A credit score company has removed to federal court and then sought to dismiss a class action alleging it unwittingly signed up consumers for a membership program.
The defendants filed a notice of removal on July 15 through attorney Troy A. Bozarth of HeplerBroom in Edwardsville, removing the case to the U.S. District Court for the Southern District of Illinois.
They argue that diversity of citizenship and the amount in controversy make removal proper.
Vickie Forby filed the complaint on behalf of the class on April 24 against One Technologies LP, One Technologies Management LLC and One Technologies Capital LLP.
According to the complaint, the plaintiffs claim the defendants performed “deceptive, unfair and misleading marketing and advertising” strategies when it allegedly offered free credit reports to get new customers to enroll in its credit monitoring program, which the plaintiffs alleged they did not want, consent to and agree to pay for. Then the defendants allegedly made it “next to impossible to cancel” program membership.
The plaintiffs accuse the defendants of an alleged ruse that’s lasted from at least 2008 until December 2014.
The Federal Trade Commission and Attorneys General offices in Ohio and Illinois also filed a lawsuit in California in late 2014, after which the defendants agreed to correct their ways and pay $22 million in compensation.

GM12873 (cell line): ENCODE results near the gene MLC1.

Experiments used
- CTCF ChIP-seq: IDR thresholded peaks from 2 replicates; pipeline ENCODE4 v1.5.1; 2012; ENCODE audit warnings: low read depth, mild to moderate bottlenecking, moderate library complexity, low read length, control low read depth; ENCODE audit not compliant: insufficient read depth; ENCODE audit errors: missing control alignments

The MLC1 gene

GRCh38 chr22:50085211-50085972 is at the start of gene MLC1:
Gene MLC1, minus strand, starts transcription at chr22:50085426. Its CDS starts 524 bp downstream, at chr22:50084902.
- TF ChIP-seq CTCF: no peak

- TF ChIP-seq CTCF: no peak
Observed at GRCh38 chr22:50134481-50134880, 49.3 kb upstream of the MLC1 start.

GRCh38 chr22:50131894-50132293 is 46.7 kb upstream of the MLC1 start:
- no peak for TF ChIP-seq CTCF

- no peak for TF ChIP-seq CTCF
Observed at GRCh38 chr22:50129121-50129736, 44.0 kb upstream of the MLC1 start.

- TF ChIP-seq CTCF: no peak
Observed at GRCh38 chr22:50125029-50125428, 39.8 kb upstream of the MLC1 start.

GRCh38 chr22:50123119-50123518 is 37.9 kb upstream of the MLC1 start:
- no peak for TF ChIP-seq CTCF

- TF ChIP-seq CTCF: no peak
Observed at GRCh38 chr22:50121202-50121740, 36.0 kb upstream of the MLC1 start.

On Dec. 15, 2014, the plaintiff’s credit card was charged for the program without authorization, in violation of the court order, the suit states.
The plaintiffs claim the defendants violated the Illinois Consumer Fraud Act and allege unjust enrichment. They seek unspecified damages, plus costs.
After the case was removed, the defendants filed a motion to dismiss or transfer the case to the Northern District of Texas on July 21, arguing that Forby’s agreement with the defendants selects arbitration in Dallas as the “sole method of dispute resolution, and thus requires dismissal under the doctrine of forum non conveniens.”
Further, the defendant argues that its website “clearly and conspicuously discloses the essential terms of Forby’s purchase, such that her complaint fails to state a cognizable claim and should be dismissed with prejudice…”
Forby filed a response in opposition to the motion on Sept. 18 through attorney David C. Nelson of Nelson and Nelson in Belleville. She argues that the arbitration clause should not be enforced because the “terms and conditions” of the agreement were “cleverly hidden from Plaintiff when she visited Defendants’ website but, now, are being used to foreclose her from seeking relief.”
“When corporate defendants seek to enforce terms of a contract of adhesion, courts must do so only when those terms were disclosed in a manner that makes enforcement reasonable. Here, no such condition exist. Defendants either carefully or carelessly avoided making these material terms reasonably apparent to Plaintiff and the Class and, accordingly, the Court should decline to enforce them,” the opposition states.
St. Clair County Circuit Court case number 15-L-246